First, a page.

Fire marshal urges fireworks safety this Victoria Day weekend - Metro US

Fire marshal urges fireworks safety this Victoria Day weekend

TORONTO — It’s the Victoria Day weekend, and the Ontario Fire Marshal is out with a warning about fire safety — especially around fireworks.

Bev Gilbert, a spokesman with the Fire Marshal’s Office, said the fire service doesn’t recommend people hold their own fireworks displays — but instead go to an event run by their municipality.

But if they do hold a neighbourhood display, Gilbert said they should observe some safety tips.

“We would recommend one responsible person be in charge of discharging the fireworks, and that they certainly read the labels before they discharge any firework,” Gilbert said.

Other recommendations include never lighting fireworks in your hand, or setting them off near buildings, trees and dry grass. Authorities also warn that onlookers should be kept upwind from lighted fireworks, and that a water hose or pail of water should be kept close by in case a fire starts.

Gilbert also urged people not to buy flying lanterns, which resemble small, paper, hot air balloons and are fuelled by an ignited wax candle.

The dangers of sparklers are of particular concern for Gilbert, whose own daughter was injured by one.

“My daughter was burned when she was five-years-old because a neighbour gave her a sparkler and she sort of grabbed the end after it had gone out and it was still hot,” he said. “So it’s important to take those and to quickly immerse them in a pail of water as soon as you’re finished with them.”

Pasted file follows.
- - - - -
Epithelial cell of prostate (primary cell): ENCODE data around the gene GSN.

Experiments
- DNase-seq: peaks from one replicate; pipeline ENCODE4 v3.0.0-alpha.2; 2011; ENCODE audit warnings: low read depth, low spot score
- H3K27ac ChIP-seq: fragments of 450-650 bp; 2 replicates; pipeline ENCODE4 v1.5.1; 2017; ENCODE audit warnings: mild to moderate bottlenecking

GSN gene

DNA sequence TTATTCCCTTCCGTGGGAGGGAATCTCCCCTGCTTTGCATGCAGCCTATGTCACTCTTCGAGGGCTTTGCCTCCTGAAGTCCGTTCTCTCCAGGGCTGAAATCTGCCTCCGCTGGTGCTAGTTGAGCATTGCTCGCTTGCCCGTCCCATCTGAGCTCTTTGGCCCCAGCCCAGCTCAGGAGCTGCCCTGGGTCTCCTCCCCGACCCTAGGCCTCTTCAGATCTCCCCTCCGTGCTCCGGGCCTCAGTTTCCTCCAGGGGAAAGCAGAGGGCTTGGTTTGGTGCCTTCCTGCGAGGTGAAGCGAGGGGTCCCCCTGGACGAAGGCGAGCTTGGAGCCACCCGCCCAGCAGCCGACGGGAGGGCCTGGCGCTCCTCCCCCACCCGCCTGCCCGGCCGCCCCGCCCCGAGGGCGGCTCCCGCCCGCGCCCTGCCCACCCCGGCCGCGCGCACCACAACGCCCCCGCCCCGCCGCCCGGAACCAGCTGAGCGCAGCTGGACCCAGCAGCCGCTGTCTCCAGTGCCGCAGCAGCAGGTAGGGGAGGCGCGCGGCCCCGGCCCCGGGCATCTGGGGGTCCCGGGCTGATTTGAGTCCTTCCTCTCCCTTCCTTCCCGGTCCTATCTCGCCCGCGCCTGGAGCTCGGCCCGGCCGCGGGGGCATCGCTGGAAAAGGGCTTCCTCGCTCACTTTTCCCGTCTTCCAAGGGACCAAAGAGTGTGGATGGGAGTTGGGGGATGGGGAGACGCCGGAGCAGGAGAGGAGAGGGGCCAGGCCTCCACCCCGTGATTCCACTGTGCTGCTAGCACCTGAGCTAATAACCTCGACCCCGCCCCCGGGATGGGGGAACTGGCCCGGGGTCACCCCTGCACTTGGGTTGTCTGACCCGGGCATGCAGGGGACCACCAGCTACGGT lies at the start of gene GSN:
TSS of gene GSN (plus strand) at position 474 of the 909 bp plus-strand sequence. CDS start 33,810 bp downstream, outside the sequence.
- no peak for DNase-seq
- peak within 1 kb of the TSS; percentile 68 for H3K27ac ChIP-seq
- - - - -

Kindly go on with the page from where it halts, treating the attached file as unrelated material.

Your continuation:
Many children are badly burned by sparklers and Gilbert suggests that parents avoid giving a sparkler to any child under eight-years-old.

For Canadians heading up to the cottage, the fire marshal recommends taking up smoke alarms and carbon monoxide detectors as well as new batteries — and checking the chimneys for animal nests before using the fireplace.

Ted Rankine, director of the Canadian Safe Boating Council, said sudden immersion in cold water can cause shock, involuntary gasping and deep hyperventilation and a person can quickly lose the ability to swim.

“Far too many people die within swimming distance of safety, such as a boat, dock or the shore, because of the initial effects of cold water immersion,” Rankine said in a statement.

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